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Medical marijuana grow facility south of Tucson laying off 103 workers
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Medical marijuana grow facility south of Tucson laying off 103 workers

  • Nature's AZ Medicine marijuana grow facility in Amado opened in 2015 and expanded three years later.
    Kevin Murphy/Green Valley News Nature's AZ Medicine marijuana grow facility in Amado opened in 2015 and expanded three years later.
  • Stanley Danielson of Rio Rico flashes a peace sign Friday outside Nature's AZ Medicine. He is among 103 employees laid off Thursday. They will work through Oct. 24.
    Kevin Murphy/Green Valley News Stanley Danielson of Rio Rico flashes a peace sign Friday outside Nature's AZ Medicine. He is among 103 employees laid off Thursday. They will work through Oct. 24.

A medical marijuana grow facility in Amado notified Santa Cruz and Pima counties last week that it is laying off 103 employees.

The announcement comes amid reports that medical marijuana sales in Arizona have plummeted as recreational sales spike.

Thursday's notice from Nature AZ Medicine is required under the federal WARN Act, which provides employees with a 60-day notice before a mass layoff or plant closing. The employees' last day is Oct. 24, according to a Notice of Layoffs sent to officials in both counties.

According to the notice, the layoffs include 43 cultivation production technicians and 32 post-harvest production technicians along with managers and facilities and maintenance techs.

Nature AZ Medicine's parent company AMMA Investment Group, did not respond to multiple requests for comment Friday. The notice indicates the facility will remain open but doesn't included the total number of employees.

MMJ sales drop

Arizona voters approved medical marijuana in 2010, and the industry saw rapid growth. In 2013, Arizona dispensaries sold 6,000 pounds of medical marijuana valued at $33 million. In 2014, the volume had grown to 20,000 pounds and $112 million, according to annual reports from the Arizona Department of Health Services.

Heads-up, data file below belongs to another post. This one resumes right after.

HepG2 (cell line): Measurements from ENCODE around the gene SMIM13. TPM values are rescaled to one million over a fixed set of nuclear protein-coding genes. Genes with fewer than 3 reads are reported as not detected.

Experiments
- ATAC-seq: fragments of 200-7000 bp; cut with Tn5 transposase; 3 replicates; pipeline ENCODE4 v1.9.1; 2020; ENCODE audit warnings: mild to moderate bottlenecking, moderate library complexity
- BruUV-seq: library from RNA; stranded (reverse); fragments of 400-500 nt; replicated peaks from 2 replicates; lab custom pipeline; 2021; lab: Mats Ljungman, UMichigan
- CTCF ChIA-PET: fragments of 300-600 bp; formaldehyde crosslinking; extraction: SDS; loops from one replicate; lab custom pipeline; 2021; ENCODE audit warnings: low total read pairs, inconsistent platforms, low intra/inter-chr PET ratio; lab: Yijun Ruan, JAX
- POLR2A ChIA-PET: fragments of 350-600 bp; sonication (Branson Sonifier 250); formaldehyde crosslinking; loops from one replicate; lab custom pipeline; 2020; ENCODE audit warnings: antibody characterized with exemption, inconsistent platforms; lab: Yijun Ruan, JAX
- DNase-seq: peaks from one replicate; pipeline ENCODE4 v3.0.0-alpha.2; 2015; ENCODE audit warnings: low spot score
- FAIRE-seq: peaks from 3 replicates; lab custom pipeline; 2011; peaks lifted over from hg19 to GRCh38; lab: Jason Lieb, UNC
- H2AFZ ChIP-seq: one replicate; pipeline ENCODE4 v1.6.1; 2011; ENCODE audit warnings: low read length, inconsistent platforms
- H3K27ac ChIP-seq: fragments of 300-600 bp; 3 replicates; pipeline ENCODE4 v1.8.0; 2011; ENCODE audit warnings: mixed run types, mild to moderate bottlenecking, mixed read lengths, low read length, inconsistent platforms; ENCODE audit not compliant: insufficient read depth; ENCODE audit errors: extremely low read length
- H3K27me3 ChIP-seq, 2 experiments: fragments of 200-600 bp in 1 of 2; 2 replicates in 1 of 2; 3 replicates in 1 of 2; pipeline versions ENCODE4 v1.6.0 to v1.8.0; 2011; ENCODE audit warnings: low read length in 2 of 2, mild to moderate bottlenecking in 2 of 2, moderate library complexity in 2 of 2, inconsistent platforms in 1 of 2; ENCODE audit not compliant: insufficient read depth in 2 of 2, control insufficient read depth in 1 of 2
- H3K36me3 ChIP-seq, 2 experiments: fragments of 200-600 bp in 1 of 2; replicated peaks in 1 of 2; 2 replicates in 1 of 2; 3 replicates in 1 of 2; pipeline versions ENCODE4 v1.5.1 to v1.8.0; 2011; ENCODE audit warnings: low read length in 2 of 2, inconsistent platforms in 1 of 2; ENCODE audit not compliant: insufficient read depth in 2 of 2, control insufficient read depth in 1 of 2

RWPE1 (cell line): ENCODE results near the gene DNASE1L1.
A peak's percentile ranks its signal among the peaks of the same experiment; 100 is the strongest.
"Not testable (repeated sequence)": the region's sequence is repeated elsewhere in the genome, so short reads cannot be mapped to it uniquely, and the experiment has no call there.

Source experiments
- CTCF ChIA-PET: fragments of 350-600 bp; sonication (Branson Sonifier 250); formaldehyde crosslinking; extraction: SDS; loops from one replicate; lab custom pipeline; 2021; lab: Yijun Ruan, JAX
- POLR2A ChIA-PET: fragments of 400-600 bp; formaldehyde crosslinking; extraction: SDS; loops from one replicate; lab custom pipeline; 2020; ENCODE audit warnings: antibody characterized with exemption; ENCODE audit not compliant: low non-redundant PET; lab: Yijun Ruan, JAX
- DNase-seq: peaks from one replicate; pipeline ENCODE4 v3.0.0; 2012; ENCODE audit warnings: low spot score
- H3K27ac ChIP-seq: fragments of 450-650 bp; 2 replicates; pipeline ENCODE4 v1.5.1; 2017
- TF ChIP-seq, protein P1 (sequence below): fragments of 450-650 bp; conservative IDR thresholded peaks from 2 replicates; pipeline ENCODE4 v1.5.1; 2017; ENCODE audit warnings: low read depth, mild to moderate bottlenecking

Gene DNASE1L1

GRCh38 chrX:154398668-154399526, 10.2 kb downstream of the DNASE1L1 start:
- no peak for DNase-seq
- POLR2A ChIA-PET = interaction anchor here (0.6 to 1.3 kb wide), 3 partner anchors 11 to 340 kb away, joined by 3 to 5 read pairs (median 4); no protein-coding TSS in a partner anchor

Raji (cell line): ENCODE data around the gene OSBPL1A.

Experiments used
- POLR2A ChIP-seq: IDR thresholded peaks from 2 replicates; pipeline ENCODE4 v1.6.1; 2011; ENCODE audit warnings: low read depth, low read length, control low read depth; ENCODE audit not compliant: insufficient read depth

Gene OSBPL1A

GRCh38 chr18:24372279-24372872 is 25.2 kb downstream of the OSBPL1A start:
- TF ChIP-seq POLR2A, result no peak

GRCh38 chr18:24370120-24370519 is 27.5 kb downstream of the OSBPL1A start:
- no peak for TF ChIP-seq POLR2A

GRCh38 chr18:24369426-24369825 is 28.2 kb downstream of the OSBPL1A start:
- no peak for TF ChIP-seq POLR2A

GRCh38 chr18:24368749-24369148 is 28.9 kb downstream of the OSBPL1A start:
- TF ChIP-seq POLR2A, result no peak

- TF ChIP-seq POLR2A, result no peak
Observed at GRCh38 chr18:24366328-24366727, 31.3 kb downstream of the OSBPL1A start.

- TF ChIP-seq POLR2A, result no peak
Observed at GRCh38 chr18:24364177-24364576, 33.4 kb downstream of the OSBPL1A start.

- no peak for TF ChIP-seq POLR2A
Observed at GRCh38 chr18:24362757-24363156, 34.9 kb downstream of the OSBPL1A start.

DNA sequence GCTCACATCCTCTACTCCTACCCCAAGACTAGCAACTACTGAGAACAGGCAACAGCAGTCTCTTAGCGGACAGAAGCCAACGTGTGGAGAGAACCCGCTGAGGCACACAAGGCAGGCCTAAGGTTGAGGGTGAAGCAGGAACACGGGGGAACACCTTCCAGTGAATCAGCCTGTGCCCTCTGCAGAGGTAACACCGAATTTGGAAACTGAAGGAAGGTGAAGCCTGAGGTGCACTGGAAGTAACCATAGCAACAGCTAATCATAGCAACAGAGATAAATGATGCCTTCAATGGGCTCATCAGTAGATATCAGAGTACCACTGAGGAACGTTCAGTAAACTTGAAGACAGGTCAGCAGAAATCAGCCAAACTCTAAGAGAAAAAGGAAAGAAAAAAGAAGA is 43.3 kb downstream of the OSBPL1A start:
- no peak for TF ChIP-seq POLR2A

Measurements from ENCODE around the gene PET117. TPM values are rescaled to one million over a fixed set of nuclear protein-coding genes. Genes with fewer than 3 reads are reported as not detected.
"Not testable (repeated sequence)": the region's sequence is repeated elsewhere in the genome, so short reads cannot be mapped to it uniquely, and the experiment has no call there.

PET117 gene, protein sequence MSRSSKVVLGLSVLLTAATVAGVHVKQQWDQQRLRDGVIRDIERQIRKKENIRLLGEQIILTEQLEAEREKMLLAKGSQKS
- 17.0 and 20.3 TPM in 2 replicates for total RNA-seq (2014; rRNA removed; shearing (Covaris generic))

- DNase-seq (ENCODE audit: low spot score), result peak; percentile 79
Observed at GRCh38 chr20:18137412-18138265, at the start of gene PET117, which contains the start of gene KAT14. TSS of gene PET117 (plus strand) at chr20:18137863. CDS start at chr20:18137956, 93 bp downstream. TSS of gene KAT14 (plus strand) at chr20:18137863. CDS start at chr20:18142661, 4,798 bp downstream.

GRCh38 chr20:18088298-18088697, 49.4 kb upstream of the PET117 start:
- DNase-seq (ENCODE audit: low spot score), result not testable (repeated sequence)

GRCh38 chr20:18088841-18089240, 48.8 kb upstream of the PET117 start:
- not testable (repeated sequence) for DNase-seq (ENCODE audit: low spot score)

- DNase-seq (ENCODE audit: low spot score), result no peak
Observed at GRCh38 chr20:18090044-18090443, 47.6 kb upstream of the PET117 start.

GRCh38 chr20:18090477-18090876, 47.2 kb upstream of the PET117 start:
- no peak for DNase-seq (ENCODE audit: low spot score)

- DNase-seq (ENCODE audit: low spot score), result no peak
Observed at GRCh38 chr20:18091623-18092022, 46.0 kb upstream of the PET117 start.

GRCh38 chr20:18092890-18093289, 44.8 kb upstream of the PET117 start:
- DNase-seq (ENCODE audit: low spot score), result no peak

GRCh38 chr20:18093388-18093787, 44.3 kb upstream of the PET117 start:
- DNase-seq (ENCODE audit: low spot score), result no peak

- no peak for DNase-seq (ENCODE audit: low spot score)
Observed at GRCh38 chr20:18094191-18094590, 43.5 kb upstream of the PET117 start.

In 2020, state voters approved recreational marijuana, and medical sales started struggling soon after. In May, medical cannabis sales marked seven consecutive months of falling sales, to just below $45 million, the lowest since January 2021, when adults were first allowed to purchase recreational marijuana. Meanwhile, recreational sales hit $76.5 million in May, the fifth time that figure was higher than $70 million. April set a sales record at $81.2 million.

Santa Cruz County Supervisor Bruce Bracker acknowledged the layoffs will affect employees and their families but said it won't have a major effect on the county workforce due, in part, to produce industry jobs that will open up in the fall.

"There's going to be work available. I'm not sure if it's going to be the same salary range that they were making at the grow facility because I don't know what those salaries were," Bracker said.

Stanley Danielson, 31, of Rio Rico was among those laid off Thursday. The facility, which opened in 2015 and expanded in 2018, will keep the affected employees on its payroll through Oct. 24.

"We didn't know who exactly was going to get laid off at that moment, but they announced that the recently employed people here — that they were going to lay them off," Danielson said Friday, describing an employee meeting. "They let us know one by one, and we were lined up in a line. Each person went into the office with the higher-ups, and one by one we would see people walk out with a pamphlet."

Danielson speculated that the layoff was the result of the quality of marijuana the facility was producing for the Phoenix-area based dispensaries it supplies.

"I think it had a lot to do with the profit because what's happening here is that a lot of the (product) is getting really bad. The quality of the strains of the marijuana we grow here, it started going bad," Danielson said. "So, what ended up happening in Phoenix, where they have the main dispensary, they weren't able to sell as much as the quality stuff anymore, and they had to start selling stuff for lower prices."

Another laid-off employee who declined to give a name had another take on it.

"It might be more competition, and now that there's more competition, they gotta up their quality," the employee said.

Bracker said the county will provide services to laid off workers including training and help with resumes and job searches.

"If the facility allows us, we'll go out to the facility and start interviewing and providing services to the members who are going to be separated from their jobs," he said.

As for Danielson, "I'm definitely going to file for unemployment," he said. "This is the best job that I've had, as of recent. It's really hard to find jobs in the Santa Cruz area, but I am. I'm gonna have to look for another job."

This report was originally published by the Green Valley News. The Arizona Mirror contributed to this story.


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